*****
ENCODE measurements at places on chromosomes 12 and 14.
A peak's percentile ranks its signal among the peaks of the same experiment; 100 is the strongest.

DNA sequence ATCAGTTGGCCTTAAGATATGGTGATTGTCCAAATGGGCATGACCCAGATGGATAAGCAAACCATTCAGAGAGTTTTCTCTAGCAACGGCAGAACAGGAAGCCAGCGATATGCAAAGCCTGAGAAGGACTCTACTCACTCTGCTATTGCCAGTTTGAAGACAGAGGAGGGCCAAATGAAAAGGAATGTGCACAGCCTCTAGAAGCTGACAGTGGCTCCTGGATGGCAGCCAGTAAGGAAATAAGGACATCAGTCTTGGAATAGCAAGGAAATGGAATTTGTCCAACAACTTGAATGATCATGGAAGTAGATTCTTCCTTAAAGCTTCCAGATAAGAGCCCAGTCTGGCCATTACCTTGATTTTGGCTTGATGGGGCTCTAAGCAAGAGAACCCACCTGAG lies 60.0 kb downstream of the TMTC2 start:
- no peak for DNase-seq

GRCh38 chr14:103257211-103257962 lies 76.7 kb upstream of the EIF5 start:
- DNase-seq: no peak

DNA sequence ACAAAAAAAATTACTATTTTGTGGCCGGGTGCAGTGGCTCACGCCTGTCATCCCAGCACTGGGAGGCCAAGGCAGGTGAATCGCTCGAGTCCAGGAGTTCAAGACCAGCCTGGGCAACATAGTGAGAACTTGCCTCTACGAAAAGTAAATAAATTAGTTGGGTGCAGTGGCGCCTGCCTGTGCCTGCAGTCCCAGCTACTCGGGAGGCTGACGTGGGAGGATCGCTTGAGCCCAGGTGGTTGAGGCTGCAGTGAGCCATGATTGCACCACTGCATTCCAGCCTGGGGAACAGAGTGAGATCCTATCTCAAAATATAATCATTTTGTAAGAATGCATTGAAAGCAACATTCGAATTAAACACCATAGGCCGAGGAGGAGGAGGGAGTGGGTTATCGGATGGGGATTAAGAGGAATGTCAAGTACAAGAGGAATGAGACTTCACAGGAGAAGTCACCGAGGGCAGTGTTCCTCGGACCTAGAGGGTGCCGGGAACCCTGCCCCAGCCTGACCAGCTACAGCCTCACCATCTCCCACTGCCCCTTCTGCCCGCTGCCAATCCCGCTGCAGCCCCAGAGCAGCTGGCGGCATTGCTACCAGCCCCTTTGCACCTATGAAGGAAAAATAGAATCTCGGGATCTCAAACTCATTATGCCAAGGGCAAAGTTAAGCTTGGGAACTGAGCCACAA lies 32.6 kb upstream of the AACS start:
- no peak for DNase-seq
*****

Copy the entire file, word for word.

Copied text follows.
ENCODE measurements at places on chromosomes 12 and 14.
A peak's percentile ranks its signal among the peaks of the same experiment; 100 is the strongest.

DNA sequence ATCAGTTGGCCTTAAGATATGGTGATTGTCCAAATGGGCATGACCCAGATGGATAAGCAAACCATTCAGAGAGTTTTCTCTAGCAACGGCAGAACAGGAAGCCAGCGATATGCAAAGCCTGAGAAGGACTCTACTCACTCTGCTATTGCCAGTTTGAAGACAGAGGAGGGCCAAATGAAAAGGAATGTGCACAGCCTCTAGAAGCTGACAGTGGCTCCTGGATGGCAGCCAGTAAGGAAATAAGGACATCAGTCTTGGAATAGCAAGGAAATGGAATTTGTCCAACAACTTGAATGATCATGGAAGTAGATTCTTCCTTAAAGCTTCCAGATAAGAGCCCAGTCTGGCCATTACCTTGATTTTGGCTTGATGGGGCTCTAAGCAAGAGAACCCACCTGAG lies 60.0 kb downstream of the TMTC2 start:
- no peak for DNase-seq

GRCh38 chr14:103257211-103257962 lies 76.7 kb upstream of the EIF5 start:
- DNase-seq: no peak

DNA sequence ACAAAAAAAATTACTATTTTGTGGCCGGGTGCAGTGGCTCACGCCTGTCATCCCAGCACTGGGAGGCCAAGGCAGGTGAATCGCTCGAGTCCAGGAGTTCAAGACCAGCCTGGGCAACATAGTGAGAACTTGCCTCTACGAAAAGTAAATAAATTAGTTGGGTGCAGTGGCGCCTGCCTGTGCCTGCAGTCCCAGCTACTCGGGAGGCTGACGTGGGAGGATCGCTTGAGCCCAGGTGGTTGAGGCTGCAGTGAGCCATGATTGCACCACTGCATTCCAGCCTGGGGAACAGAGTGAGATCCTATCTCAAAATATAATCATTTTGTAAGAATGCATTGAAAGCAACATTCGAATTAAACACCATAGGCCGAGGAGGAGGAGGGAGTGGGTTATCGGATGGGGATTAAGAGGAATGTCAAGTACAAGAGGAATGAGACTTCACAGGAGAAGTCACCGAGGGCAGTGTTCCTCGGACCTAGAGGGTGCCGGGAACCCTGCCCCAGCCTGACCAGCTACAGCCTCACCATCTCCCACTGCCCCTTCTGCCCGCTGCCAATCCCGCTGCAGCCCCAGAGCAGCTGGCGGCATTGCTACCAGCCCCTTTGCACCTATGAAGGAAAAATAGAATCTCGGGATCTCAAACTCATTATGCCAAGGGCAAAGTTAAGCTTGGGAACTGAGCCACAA lies 32.6 kb upstream of the AACS start:
- no peak for DNase-seq